Leasing companies (rather) without income tax. But it could hurt the business
Although leasing companies are not included among the financial institutions excluded from the risk of paying the minimum tax, in practice the minimum tax will probably not apply to them anyway, even if their “initial” profitability is 1%. However, there is a small group of customers who, because of the minimum tax, might be interested in changing their form of financing from leasing, for example, to a loan.
One of the most unpleasant regulations of the Polish Deal is the so-called minimum (revenue) tax. Some call it a “tax on losses”, which is not a fully adequate term, but in a way captures the essence of the new tribute. Suffice it to say that this tax can be paid by hospitals or municipal companies. Although the tax is unlikely to threaten leasing companies – in the sense that most lessors are unlikely to pay it – in general, the tax is certainly not beneficial for the business.
Minimum tax – what’s the point?
The issue is the new Article 24ca of the CIT Law. It introduces the taxation of entities (CIT taxpayers only) whose profitability (calculated as the share of income in revenue) is at 1% or less. Then, in a nutshell, such entities will pay tax not on taxable income, but (mainly) on their revenues. This tax will amount to 0.4% of revenue. This is because the tax base is mainly 4% of revenue, and the tax rate is 10%.
However, the Act provides several important exemptions. First of all – for entities that start a business, certain groups of companies, and especially for entities that do not have shares in other companies themselves, and are owned exclusively by natural persons. In practice, most entrepreneurs with Polish capital are able to “escape” the risk of paying the minimum tax – especially since it is most often possible to restructure the structure so that the tax does not apply to them. Why only Polish entrepreneurs? Because foreign companies usually operate on the basis of a holding company or investment fund, and entering a foreign market usually requires a large amount of capital, and small or medium-sized companies owned by individuals rarely have such opportunity. Of course, this raises the question of whether such a regulation does not discriminate against holding companies and, consequently, does not violate the freedoms of the EU internal market… Financial institutions such as insurers or banks are also excluded from the minimum tax. Unfortunately, leasing companies were not included.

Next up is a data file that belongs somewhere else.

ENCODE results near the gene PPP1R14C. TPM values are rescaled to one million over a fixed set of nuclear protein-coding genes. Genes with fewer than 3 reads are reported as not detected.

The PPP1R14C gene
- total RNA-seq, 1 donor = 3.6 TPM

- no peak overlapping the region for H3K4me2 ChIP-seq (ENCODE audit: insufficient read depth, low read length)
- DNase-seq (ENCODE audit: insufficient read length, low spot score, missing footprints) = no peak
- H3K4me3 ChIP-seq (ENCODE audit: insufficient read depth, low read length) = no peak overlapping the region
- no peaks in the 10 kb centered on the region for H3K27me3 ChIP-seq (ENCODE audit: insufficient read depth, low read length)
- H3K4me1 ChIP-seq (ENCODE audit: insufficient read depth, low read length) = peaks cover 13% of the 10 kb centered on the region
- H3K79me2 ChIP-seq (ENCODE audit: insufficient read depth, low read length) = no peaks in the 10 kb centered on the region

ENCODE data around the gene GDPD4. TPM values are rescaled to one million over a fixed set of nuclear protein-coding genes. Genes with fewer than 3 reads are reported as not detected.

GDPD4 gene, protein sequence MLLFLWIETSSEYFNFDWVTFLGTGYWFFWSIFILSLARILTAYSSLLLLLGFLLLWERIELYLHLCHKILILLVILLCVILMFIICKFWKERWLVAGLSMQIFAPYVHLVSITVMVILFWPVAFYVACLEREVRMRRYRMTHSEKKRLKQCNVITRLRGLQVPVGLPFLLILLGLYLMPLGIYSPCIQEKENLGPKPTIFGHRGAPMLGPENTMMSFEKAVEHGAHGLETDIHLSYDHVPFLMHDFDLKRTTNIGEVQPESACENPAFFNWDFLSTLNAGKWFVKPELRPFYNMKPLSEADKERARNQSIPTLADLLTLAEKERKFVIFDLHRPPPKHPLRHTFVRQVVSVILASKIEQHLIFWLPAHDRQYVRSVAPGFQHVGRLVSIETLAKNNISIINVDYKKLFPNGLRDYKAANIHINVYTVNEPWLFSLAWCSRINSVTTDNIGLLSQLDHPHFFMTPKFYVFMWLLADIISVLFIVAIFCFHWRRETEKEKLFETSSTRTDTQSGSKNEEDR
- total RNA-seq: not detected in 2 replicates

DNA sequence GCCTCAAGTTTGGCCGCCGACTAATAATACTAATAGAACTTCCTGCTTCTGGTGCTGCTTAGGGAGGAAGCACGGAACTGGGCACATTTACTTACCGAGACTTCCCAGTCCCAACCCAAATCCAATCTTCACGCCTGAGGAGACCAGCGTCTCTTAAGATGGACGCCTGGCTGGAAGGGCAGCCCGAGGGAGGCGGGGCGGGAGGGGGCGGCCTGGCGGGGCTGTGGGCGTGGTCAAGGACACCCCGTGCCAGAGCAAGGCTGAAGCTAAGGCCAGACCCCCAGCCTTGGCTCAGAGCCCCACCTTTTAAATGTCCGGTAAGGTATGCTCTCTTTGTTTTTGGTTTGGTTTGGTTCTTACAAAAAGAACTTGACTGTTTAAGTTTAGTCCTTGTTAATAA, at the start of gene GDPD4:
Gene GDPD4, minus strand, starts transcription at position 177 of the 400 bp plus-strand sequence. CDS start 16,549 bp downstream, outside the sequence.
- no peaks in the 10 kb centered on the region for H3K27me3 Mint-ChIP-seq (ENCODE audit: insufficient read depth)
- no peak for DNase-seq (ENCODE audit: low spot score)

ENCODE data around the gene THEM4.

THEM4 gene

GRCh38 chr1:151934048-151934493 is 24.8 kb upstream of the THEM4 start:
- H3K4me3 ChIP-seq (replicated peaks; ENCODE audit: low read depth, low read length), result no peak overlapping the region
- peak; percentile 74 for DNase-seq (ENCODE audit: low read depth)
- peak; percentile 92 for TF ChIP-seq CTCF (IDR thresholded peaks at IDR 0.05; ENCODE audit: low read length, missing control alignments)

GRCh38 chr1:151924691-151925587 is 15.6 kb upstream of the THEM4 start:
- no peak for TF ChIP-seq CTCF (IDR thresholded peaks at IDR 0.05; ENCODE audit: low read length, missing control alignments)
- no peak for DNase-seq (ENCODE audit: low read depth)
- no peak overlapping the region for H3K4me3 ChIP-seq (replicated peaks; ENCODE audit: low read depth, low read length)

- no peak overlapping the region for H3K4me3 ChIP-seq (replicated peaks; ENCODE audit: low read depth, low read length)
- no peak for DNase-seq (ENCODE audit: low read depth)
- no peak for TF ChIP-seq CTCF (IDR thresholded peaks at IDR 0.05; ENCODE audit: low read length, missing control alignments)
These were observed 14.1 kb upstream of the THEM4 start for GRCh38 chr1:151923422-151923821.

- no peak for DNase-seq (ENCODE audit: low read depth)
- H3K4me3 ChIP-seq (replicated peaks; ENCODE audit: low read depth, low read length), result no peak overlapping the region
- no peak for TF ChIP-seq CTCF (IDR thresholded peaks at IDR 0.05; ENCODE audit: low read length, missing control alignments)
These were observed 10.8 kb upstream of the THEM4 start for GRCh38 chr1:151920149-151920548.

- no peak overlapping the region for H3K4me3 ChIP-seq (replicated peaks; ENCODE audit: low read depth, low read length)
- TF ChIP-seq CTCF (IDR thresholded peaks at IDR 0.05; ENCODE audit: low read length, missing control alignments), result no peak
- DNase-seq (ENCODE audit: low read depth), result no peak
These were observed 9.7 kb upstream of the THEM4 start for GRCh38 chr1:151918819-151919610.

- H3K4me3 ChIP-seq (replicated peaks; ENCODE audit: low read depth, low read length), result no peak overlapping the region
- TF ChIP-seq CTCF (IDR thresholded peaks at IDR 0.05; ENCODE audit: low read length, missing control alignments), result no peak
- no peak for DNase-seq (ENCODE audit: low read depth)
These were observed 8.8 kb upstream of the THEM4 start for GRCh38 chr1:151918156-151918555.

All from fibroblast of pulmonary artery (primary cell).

For customers of leasing companies that are CIT taxpayers, who do not qualify for any exemption, and whose profitability is close to 1%, changing the financing formula from leasing to, for example, a loan, could prove to be a savior from the minimum tax. In practice, however, the pool of customers who might be interested in changing their financing form because of the new tax should be rather small.
Fortunately, Article 24ca paragraph 2 of the CIT Law comes to the rescue of leasing companies. This provision stipulates that, for the purposes of calculating loss and income share (profitability), costs arising from the acquisition, production or improvement of fixed assets that were included in the tax year as tax expenses, including through depreciation and amortization, shall not be taken into account.
This means that for the purpose of calculating profitability, depreciation charges on purchased fixed assets are excluded from the tax result. So, if, for example, a leasing company generated revenue of PLN 100 million and income of PLN 1 million, its “preliminary” profitability will be 1%. However, if this company’s tax depreciation expenses amounted to PLN 20 million, its profitability will rise to PLN 21 million, or 21%, for the purposes of applying the minimum tax provisions. Then such an entity will not pay minimum tax.
A double-edged sword
So it seems that even in bad times, leasing companies, excluding amortization from their results, should achieve enough profitability that the minimum tax will not affect them. However, it is worth doing a test in this area on the basis of financial data from recent years.
So why doesn’t this tax benefit the industry? Well, because the ability to exclude amortization does not apply to accounting amortization (and such is usually generated by operating leases) or amortization in financial leases, since only write-offs on “own” fixed assets are relevant. What does this mean? For customers of leasing companies that are CIT taxpayers, who do not qualify for any exclusion, and whose profitability is close to 1%, changing the financing formula from leasing to, for example, a loan, can prove to be a salvation from the minimum tax.
However, this problem does not seem to have plunged leasing as such. Why? Firstly, arguably the majority of companies are those that are excluded from the minimum tax due to their simple structure. Secondly, of those companies that will not benefit from the exemptions, the change in the financing formula may be attractive only to those that have profitability in the neighborhood of 1% and, on top of that, the cost of using fixed assets is significant with them. If the company is at a sustained loss or has a permanently high profitability, the abandonment of leasing will not help it at all. Likewise, if the costs of using assets do not make up a significant share of the company’s overall costs.
Therefore, in practice, the group of customers who might be interested in changing their form of financing due to the minimum tax should be rather small. Unfortunately, a lot of myths have grown up around the Polish Deal, and there is a risk that some customers will abandon leasing due to ignorance or over-prevention. Therefore, it is very important to equip sales departments with the right knowledge – so that the resulting misinformation can be clarified at the front line as much as possible.